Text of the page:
December 17th, 2020

New Improvements in H2O 3.32.0.2

RSS icon RSS Category: H2O Release, XGBoost

There is a new minor release of H2O that introduces two useful improvements to our XGBoost integration: interaction constraints and feature interactions.

Interaction Constraints

Feature interaction constraints allow users to decide which variables are allowed to interact and which are not.

Potential benefits:

  • Better predictive performance from focusing on interactions that work – whether through domain-specific knowledge or algorithms that rank interactions
  • Less noise in predictions; better generalization
  • More control given to the user on what the model can fit. For example, the user may want to exclude some interactions even if they perform well due to regulatory constraints

(Source: https://xgboost.readthedocs.io/en/latest/tutorials/feature_interaction_constraint.html)

The H2O documentation is available here.

XGBFI-like Tool for Revealing Feature Interactions

We have implemented ranks of features and feature interactions by various measures in XGBFI style. Thanks to this tool, H2O provides insights into higher-order interactions between features in trees all in a user-friendly manner. Additionally, leaf statistics and split value histograms are provided. The measures used are either one of:

Gain implies the relative contribution of the corresponding feature to the model calculated by taking each feature’s contribution for each tree in the model. A higher value of this metric when compared to another feature implies it is more important for generating a prediction.

Cover is a metric to measure the number of observations affected by the split. Counted over the specific feature it measures the relative quantity of observations concerned by a feature.

Frequency (FScore) is the number of times a feature is used in all generated trees. Please note that it does not take the tree-depth nor tree-index of splits a feature occurs into consideration, neither the amount of possible splits of a feature. Hence, it is often suboptimal measure for importance or their averaged / weighed / ranked alternatives.

The H2O documentation is available here.

Example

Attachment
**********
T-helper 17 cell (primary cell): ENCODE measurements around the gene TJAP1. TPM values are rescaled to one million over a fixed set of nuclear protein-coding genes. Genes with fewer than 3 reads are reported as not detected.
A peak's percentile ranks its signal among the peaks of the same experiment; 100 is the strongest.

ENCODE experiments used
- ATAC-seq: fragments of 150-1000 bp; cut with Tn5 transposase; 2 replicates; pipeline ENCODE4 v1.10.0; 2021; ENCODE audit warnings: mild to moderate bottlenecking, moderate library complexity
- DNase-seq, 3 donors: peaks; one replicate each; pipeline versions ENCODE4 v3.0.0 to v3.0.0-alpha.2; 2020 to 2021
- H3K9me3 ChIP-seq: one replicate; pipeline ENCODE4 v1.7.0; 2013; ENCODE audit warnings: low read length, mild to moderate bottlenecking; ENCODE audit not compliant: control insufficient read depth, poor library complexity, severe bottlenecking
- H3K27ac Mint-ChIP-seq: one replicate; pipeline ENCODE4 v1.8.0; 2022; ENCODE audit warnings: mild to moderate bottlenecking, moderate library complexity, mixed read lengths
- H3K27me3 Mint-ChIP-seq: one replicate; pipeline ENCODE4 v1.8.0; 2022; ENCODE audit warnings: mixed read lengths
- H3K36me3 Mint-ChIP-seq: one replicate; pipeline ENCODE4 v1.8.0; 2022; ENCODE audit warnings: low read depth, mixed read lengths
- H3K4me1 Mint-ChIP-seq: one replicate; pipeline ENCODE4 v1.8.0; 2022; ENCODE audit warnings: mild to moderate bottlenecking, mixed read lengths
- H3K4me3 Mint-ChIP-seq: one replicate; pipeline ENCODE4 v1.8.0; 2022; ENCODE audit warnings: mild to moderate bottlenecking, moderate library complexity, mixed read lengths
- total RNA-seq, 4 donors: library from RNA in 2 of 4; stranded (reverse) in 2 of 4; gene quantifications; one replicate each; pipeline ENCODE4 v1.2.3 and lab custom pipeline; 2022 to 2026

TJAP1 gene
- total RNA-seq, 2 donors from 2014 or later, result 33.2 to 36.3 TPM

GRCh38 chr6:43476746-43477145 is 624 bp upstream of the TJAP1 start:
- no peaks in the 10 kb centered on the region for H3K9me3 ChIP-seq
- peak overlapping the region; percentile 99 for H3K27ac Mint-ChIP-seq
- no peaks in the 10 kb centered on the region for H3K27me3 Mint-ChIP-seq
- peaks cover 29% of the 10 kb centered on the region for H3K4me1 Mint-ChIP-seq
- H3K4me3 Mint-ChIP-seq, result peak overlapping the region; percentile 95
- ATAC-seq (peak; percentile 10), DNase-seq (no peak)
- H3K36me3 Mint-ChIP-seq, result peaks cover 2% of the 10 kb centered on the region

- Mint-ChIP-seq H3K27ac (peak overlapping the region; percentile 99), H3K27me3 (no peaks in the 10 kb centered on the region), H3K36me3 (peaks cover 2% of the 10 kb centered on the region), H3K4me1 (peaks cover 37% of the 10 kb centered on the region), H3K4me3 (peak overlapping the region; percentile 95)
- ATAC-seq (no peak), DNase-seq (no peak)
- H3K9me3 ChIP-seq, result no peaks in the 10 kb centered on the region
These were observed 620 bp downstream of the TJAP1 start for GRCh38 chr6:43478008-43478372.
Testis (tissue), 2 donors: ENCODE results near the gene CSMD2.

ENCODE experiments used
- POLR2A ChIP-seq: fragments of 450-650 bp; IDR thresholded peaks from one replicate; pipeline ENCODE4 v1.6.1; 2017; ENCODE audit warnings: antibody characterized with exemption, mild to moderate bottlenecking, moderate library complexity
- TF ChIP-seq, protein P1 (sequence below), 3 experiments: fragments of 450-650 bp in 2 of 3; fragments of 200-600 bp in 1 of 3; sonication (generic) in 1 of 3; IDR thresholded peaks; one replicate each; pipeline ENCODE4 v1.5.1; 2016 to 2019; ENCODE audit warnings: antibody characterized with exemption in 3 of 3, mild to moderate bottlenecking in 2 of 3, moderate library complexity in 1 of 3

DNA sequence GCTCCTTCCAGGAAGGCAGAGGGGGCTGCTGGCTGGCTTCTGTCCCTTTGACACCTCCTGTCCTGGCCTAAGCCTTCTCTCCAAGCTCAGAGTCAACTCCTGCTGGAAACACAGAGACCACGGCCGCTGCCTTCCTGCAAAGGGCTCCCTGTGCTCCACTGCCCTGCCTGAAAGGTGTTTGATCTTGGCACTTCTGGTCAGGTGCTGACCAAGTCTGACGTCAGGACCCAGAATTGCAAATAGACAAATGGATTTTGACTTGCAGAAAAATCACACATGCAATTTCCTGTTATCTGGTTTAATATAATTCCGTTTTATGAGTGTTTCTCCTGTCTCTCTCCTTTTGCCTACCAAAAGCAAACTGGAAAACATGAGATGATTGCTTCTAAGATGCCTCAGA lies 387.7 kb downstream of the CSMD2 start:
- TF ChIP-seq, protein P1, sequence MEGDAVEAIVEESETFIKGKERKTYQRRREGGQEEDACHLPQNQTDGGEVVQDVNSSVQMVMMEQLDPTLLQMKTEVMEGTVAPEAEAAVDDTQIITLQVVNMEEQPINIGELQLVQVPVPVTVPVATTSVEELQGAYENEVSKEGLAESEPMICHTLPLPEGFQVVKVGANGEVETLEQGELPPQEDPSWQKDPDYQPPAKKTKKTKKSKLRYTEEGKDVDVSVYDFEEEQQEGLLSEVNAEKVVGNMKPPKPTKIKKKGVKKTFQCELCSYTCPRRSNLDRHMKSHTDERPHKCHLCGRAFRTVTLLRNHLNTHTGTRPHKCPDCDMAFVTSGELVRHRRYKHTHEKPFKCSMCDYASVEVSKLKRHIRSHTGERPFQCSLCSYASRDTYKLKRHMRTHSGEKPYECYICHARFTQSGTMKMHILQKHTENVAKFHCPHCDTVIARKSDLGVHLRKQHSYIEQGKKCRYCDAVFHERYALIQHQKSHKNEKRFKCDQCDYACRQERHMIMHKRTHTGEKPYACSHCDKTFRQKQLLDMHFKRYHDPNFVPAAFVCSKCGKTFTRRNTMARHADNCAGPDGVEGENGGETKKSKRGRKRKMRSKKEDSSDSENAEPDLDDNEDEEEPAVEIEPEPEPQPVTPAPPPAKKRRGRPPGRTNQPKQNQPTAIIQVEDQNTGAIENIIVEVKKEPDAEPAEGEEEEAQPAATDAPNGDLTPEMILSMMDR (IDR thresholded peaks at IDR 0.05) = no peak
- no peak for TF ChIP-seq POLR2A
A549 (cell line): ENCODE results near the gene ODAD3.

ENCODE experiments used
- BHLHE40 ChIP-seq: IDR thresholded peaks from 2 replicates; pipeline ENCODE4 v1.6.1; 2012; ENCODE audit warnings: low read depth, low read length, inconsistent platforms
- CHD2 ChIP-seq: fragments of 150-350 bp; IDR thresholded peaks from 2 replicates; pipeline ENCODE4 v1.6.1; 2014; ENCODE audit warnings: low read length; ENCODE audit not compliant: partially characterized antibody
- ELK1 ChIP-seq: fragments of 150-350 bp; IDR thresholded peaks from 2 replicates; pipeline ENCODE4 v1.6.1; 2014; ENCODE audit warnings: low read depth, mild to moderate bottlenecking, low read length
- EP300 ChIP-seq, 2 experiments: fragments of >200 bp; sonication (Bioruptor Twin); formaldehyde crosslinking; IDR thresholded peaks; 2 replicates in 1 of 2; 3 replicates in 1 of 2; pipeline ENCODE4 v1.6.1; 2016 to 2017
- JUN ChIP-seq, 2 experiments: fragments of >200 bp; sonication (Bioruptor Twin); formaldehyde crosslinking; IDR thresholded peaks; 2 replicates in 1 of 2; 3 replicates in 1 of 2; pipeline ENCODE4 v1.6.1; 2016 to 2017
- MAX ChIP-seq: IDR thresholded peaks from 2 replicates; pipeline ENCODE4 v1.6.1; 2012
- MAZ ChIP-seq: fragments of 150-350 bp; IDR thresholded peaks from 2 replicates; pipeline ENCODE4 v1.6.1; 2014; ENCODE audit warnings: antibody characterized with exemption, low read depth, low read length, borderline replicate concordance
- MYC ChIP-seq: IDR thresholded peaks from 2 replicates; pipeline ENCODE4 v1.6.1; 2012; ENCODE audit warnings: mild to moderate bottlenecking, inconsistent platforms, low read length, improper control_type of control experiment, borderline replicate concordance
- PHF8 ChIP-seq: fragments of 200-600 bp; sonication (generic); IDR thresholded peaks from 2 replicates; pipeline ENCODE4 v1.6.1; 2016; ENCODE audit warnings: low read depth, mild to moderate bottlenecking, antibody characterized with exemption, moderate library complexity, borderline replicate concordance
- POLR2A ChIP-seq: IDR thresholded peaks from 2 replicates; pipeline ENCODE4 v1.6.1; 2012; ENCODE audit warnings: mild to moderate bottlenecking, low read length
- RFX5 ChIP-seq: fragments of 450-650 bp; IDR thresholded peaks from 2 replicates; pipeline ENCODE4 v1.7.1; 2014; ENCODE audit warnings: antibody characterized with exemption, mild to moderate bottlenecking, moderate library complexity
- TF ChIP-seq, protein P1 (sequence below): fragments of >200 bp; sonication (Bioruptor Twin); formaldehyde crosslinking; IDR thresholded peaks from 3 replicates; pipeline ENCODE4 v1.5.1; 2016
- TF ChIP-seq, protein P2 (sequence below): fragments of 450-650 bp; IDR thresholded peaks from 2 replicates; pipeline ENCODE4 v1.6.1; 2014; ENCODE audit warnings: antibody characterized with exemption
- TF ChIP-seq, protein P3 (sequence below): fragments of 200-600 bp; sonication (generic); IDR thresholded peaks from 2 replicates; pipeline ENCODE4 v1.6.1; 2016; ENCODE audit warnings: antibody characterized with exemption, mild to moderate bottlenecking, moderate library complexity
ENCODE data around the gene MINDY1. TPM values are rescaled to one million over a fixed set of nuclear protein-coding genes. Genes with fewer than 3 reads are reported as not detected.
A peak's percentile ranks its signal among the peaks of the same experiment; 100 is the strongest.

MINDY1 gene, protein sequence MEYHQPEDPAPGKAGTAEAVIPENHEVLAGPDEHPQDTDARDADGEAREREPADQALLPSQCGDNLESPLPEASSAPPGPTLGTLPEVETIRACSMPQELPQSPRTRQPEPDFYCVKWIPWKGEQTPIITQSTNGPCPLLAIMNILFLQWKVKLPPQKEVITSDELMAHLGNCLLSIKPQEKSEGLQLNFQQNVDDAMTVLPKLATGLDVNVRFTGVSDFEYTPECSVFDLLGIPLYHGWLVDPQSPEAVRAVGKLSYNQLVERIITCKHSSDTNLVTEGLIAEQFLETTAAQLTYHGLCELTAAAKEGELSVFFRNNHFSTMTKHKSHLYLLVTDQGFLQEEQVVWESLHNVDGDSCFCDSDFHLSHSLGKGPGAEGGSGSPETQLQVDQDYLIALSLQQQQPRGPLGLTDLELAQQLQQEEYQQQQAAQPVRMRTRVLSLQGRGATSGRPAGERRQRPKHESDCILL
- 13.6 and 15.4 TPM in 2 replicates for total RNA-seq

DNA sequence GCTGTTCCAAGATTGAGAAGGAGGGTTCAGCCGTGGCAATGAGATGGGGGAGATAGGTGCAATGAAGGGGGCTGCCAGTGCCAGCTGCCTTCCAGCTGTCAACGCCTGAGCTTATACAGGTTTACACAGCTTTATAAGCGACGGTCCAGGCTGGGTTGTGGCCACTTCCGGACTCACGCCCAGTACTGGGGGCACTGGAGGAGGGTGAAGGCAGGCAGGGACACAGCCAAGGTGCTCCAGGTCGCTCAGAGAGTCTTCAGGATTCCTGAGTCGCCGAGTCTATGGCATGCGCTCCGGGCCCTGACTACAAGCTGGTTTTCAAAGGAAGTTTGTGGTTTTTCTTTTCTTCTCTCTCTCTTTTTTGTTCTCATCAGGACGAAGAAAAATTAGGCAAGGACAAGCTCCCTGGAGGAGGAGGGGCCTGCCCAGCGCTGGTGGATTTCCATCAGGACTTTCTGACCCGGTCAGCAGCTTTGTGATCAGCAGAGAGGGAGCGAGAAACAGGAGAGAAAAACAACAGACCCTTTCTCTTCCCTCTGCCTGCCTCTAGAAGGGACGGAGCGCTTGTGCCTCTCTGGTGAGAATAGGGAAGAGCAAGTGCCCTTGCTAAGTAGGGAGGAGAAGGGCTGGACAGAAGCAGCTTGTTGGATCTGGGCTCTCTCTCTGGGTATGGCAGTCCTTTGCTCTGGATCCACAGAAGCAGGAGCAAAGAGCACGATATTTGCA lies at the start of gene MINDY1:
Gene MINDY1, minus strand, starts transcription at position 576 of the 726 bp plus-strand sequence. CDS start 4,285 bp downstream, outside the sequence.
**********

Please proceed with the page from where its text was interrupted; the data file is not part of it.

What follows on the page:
The Jupyter notebook demo with all example codes presented below is available here.

Train XGBoostEstimator with interaction_constraints parameter:

# start h2o
import h2o
h2o.init()
 
from h2o.estimators.xgboost import *
# check if the H2O XGBoostEstimator is available
assert H2OXGBoostEstimator.available() is True
 
# import data
data = h2o.import_file(path = "../../smalldata/logreg/prostate.csv")
 
x = list(range(1, data.ncol-2))
y = data.names[len(data.names) - 1]
 
ntree = 5
 
h2o_params = {
    'eta': 0.3,
    'max_depth': 3, 
    'ntrees': ntree,
    'tree_method': 'hist'
}
 
# define interactions as a list of list of names of colums
# the lists defines allowed interaction
# the interactions of each column with itself are always allowed
# so you cannot specified list with one column e.g. ["PSA"]
h2o_params["interaction_constraints"] = [["CAPSULE", "AGE"], ["PSA", "DPROS"]]
 
# train h2o XGBoost model
h2o_model = H2OXGBoostEstimator(**h2o_params)
h2o_model.train(x=x, y=y, training_frame=data)

The result:

Display feature interactions:

# calculate multi-level feature interactions
h2o_model.feature_interaction()

Credits

This new H2O release is brought to you by Veronika Maurerova, Zuzana Olajcova, and Hannah Tillman.

How to Get Started?

Download H2O-3 from here and follow the steps in this example notebook. You can also check out our training center for both self-paced tutorials and instructor-led courses.

About the Author

Veronika Maurerova

Veronika is Software Engineer. She likes everything about Machine Learning and Artificial Intelligence. She finished master studies at Czech Technical University in Prague in 2017. Within master thesis, she cooperated with the Police of the Czech Republic. The goal was to prepare and analyze Czech crime data and build a predictive model. During studies at CTU, she had a part-time job in Ataccama software company as a Java Software Engineer. After she finished her studies, she had worked as a Machine Learning Engineer in Czech startup SEQENGI for nearly a year. In her spare time, she plays frisbee, travels, hikes, plays the ukulele, learns how to cook or bake something new, enjoys gardening and a much more.'

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